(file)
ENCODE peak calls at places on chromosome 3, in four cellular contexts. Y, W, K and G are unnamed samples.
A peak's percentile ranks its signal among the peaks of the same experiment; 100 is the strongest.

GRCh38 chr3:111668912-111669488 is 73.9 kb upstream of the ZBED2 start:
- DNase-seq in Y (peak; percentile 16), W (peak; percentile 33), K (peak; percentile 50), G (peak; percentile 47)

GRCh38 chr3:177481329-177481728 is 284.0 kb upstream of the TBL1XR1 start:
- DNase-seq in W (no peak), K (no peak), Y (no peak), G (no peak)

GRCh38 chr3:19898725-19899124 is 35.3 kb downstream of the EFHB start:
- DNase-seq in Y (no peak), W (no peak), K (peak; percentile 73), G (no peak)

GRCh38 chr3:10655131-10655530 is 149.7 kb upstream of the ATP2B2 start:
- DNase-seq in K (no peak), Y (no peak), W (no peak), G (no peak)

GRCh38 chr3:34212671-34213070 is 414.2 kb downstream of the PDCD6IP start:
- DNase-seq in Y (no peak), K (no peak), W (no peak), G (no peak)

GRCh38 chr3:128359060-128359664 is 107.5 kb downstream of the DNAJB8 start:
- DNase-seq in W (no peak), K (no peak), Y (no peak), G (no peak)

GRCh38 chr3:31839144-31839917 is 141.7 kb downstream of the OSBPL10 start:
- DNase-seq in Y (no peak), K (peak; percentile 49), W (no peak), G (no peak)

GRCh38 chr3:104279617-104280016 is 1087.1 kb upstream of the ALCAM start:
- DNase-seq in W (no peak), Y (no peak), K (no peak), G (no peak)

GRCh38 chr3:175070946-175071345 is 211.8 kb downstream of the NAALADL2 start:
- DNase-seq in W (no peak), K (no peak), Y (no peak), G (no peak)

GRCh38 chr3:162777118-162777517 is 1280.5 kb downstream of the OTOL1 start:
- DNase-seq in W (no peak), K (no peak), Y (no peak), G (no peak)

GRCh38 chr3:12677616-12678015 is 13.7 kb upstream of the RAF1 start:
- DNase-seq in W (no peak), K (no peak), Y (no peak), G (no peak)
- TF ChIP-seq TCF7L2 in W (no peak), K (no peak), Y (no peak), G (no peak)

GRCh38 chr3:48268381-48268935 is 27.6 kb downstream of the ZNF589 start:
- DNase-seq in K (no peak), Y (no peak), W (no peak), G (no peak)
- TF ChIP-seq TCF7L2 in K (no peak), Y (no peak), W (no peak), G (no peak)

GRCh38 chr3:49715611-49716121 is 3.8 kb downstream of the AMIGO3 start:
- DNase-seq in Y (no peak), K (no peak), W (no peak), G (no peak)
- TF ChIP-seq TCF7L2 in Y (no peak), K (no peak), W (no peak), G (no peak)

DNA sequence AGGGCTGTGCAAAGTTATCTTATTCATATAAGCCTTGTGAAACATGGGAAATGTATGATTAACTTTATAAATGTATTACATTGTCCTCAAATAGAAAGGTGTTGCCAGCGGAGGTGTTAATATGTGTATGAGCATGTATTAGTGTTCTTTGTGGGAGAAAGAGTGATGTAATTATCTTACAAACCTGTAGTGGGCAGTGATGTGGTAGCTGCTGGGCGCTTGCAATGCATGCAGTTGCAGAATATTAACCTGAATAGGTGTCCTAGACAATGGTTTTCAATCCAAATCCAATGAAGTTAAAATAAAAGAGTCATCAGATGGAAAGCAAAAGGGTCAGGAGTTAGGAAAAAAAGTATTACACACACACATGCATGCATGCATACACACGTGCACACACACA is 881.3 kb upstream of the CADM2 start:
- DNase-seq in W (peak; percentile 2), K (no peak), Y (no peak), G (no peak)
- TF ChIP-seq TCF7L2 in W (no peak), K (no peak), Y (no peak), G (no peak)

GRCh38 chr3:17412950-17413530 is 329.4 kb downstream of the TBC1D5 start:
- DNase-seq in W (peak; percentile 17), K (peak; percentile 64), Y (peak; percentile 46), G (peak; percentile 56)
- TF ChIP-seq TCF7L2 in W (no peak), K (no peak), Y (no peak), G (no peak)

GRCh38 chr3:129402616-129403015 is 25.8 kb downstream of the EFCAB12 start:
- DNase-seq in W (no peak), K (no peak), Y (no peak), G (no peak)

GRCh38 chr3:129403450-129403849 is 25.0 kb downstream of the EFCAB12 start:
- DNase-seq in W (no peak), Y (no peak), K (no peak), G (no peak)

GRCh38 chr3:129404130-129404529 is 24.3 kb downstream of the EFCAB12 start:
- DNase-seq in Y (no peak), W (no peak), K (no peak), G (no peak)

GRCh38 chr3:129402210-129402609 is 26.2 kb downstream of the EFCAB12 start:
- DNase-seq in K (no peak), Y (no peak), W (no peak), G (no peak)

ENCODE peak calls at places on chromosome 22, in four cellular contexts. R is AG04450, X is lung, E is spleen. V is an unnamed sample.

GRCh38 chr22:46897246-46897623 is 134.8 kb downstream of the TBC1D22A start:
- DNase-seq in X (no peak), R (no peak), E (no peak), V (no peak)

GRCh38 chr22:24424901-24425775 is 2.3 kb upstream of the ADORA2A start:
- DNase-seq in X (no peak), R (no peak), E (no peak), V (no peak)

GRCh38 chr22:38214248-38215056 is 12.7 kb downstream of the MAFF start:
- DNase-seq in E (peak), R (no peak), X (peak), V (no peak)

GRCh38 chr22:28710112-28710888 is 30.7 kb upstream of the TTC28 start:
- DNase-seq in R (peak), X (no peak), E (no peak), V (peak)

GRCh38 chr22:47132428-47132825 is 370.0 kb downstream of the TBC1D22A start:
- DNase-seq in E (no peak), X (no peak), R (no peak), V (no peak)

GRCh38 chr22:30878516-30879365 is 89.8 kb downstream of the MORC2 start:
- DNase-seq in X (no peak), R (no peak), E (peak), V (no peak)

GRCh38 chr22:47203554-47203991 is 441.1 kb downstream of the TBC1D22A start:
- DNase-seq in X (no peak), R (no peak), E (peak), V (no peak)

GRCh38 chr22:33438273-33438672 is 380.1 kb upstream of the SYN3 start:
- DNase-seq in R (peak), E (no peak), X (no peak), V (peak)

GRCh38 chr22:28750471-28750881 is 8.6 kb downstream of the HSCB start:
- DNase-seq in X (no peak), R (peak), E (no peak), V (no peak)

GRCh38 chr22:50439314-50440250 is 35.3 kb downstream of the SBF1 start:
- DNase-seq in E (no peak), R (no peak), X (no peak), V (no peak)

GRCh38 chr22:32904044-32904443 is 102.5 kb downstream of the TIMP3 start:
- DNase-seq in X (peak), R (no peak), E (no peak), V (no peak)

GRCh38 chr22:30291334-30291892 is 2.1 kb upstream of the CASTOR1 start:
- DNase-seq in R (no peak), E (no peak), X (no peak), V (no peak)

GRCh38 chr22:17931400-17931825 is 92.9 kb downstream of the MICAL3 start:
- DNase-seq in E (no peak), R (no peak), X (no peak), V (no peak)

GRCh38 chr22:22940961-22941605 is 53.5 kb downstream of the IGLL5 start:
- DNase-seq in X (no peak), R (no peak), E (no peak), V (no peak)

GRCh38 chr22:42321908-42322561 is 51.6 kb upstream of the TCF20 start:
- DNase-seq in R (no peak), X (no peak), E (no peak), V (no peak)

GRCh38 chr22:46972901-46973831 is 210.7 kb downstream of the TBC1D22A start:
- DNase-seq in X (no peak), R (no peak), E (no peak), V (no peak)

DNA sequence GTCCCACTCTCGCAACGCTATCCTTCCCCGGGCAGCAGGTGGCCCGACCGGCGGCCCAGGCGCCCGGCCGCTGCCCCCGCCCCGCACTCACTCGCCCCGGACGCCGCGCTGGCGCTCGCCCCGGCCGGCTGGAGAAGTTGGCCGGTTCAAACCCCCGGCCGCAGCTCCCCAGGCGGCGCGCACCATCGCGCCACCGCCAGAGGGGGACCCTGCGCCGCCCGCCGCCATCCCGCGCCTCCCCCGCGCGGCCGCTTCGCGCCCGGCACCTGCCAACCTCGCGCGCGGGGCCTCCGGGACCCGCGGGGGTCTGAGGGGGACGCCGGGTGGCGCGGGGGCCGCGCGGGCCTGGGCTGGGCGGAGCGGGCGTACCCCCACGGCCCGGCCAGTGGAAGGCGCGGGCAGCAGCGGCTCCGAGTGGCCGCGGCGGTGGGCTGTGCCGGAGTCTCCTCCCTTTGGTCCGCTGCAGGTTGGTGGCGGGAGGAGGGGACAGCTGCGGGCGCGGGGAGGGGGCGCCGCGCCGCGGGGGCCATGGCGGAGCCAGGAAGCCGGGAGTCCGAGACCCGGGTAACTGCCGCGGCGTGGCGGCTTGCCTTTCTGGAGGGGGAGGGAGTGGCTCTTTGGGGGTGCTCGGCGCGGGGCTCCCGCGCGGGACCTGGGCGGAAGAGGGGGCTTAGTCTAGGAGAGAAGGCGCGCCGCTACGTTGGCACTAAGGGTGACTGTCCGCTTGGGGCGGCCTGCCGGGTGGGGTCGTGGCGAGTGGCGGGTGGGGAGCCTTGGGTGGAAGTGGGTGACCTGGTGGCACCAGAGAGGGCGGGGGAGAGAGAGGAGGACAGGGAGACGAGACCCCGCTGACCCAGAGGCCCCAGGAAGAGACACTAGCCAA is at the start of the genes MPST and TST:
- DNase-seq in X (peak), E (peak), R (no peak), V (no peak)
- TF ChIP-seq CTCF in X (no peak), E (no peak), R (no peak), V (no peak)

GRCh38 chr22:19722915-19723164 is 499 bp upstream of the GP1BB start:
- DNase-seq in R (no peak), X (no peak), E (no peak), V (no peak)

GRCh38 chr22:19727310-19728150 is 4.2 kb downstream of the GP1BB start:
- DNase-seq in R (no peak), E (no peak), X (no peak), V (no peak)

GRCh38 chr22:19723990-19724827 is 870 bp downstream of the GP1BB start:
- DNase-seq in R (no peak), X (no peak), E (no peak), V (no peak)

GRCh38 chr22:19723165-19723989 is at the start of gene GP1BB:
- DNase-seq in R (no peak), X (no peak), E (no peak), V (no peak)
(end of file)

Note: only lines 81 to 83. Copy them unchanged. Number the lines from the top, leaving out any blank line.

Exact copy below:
- TF ChIP-seq CTCF in X (no peak), E (no peak), R (no peak), V (no peak)

GRCh38 chr22:19722915-19723164 is 499 bp upstream of the GP1BB start:
- DNase-seq in R (no peak), X (no peak), E (no peak), V (no peak)